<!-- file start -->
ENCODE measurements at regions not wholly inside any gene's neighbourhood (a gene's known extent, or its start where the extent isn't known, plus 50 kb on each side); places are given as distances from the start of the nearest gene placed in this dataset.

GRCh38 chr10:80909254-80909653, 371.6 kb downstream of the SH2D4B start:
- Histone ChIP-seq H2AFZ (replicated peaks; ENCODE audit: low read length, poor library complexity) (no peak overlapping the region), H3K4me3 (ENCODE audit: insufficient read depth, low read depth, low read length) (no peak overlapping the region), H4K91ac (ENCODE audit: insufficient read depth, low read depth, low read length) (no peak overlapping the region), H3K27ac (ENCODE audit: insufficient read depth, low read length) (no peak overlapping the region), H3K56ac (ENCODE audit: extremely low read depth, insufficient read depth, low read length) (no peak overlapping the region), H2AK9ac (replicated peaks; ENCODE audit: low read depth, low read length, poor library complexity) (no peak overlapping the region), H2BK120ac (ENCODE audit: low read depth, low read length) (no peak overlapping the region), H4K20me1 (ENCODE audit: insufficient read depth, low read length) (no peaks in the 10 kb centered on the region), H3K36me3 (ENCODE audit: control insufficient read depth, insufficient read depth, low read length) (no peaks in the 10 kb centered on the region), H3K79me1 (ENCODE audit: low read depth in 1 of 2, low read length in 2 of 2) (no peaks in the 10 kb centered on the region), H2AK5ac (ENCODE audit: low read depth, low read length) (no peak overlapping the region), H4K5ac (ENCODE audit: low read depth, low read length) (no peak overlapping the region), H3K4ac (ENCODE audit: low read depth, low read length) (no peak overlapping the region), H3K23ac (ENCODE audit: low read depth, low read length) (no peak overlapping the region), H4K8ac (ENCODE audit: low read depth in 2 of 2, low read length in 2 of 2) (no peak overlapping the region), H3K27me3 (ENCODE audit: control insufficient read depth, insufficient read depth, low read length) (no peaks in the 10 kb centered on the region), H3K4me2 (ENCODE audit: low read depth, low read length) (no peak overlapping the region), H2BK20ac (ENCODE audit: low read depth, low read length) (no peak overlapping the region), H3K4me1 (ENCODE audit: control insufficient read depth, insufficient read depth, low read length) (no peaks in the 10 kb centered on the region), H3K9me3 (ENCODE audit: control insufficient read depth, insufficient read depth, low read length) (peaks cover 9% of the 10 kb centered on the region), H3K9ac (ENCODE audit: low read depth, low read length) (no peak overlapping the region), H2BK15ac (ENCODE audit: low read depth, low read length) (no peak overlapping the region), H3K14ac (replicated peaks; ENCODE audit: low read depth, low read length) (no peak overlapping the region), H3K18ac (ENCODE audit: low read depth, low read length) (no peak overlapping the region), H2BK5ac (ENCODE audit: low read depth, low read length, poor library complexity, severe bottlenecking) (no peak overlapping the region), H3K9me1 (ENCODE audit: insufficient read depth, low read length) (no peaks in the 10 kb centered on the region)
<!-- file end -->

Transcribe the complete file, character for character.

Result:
ENCODE measurements at regions not wholly inside any gene's neighbourhood (a gene's known extent, or its start where the extent isn't known, plus 50 kb on each side); places are given as distances from the start of the nearest gene placed in this dataset.

GRCh38 chr10:80909254-80909653, 371.6 kb downstream of the SH2D4B start:
- Histone ChIP-seq H2AFZ (replicated peaks; ENCODE audit: low read length, poor library complexity) (no peak overlapping the region), H3K4me3 (ENCODE audit: insufficient read depth, low read depth, low read length) (no peak overlapping the region), H4K91ac (ENCODE audit: insufficient read depth, low read depth, low read length) (no peak overlapping the region), H3K27ac (ENCODE audit: insufficient read depth, low read length) (no peak overlapping the region), H3K56ac (ENCODE audit: extremely low read depth, insufficient read depth, low read length) (no peak overlapping the region), H2AK9ac (replicated peaks; ENCODE audit: low read depth, low read length, poor library complexity) (no peak overlapping the region), H2BK120ac (ENCODE audit: low read depth, low read length) (no peak overlapping the region), H4K20me1 (ENCODE audit: insufficient read depth, low read length) (no peaks in the 10 kb centered on the region), H3K36me3 (ENCODE audit: control insufficient read depth, insufficient read depth, low read length) (no peaks in the 10 kb centered on the region), H3K79me1 (ENCODE audit: low read depth in 1 of 2, low read length in 2 of 2) (no peaks in the 10 kb centered on the region), H2AK5ac (ENCODE audit: low read depth, low read length) (no peak overlapping the region), H4K5ac (ENCODE audit: low read depth, low read length) (no peak overlapping the region), H3K4ac (ENCODE audit: low read depth, low read length) (no peak overlapping the region), H3K23ac (ENCODE audit: low read depth, low read length) (no peak overlapping the region), H4K8ac (ENCODE audit: low read depth in 2 of 2, low read length in 2 of 2) (no peak overlapping the region), H3K27me3 (ENCODE audit: control insufficient read depth, insufficient read depth, low read length) (no peaks in the 10 kb centered on the region), H3K4me2 (ENCODE audit: low read depth, low read length) (no peak overlapping the region), H2BK20ac (ENCODE audit: low read depth, low read length) (no peak overlapping the region), H3K4me1 (ENCODE audit: control insufficient read depth, insufficient read depth, low read length) (no peaks in the 10 kb centered on the region), H3K9me3 (ENCODE audit: control insufficient read depth, insufficient read depth, low read length) (peaks cover 9% of the 10 kb centered on the region), H3K9ac (ENCODE audit: low read depth, low read length) (no peak overlapping the region), H2BK15ac (ENCODE audit: low read depth, low read length) (no peak overlapping the region), H3K14ac (replicated peaks; ENCODE audit: low read depth, low read length) (no peak overlapping the region), H3K18ac (ENCODE audit: low read depth, low read length) (no peak overlapping the region), H2BK5ac (ENCODE audit: low read depth, low read length, poor library complexity, severe bottlenecking) (no peak overlapping the region), H3K9me1 (ENCODE audit: insufficient read depth, low read length) (no peaks in the 10 kb centered on the region)